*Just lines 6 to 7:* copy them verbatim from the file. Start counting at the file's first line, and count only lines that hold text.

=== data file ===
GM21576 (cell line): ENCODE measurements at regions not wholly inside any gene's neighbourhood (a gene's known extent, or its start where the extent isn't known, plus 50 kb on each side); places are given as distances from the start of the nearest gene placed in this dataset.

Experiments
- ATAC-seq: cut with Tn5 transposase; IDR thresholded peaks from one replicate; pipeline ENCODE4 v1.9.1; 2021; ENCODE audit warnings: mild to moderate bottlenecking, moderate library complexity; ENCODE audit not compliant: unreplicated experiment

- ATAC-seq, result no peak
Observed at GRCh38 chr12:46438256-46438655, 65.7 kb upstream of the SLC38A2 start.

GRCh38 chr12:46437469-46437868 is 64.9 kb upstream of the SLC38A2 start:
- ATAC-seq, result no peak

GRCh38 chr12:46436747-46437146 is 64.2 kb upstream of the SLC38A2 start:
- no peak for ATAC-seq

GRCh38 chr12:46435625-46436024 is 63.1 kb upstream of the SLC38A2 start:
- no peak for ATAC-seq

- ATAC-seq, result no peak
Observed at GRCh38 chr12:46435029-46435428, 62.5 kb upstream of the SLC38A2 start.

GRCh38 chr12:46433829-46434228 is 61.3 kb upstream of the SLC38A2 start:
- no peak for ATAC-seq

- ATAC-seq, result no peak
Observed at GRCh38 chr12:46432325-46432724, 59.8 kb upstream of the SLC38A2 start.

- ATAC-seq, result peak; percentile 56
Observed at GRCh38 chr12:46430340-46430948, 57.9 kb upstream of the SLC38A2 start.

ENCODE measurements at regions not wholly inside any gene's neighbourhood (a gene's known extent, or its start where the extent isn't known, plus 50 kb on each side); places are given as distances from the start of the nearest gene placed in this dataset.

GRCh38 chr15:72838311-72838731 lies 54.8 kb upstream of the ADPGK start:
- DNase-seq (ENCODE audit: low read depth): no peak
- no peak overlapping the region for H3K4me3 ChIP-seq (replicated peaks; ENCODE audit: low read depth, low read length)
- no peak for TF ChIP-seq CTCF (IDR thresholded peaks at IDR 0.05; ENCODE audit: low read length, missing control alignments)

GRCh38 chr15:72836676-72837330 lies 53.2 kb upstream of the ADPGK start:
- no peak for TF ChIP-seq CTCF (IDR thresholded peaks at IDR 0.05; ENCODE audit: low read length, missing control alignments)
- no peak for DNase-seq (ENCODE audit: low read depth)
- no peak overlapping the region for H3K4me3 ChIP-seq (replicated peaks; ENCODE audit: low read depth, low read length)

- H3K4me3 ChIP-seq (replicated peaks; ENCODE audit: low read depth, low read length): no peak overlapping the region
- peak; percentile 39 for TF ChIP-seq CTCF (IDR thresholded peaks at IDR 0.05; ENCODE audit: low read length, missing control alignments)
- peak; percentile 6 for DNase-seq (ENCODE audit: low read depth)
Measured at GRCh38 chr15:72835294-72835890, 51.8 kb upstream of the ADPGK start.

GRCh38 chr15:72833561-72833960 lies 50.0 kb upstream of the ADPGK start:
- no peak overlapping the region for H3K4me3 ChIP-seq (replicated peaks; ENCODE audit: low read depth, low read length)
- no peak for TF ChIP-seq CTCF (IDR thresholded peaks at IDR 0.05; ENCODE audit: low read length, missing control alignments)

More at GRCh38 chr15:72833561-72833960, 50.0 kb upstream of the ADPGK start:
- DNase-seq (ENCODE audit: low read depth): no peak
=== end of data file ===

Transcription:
GRCh38 chr12:46437469-46437868 is 64.9 kb upstream of the SLC38A2 start:
- ATAC-seq, result no peak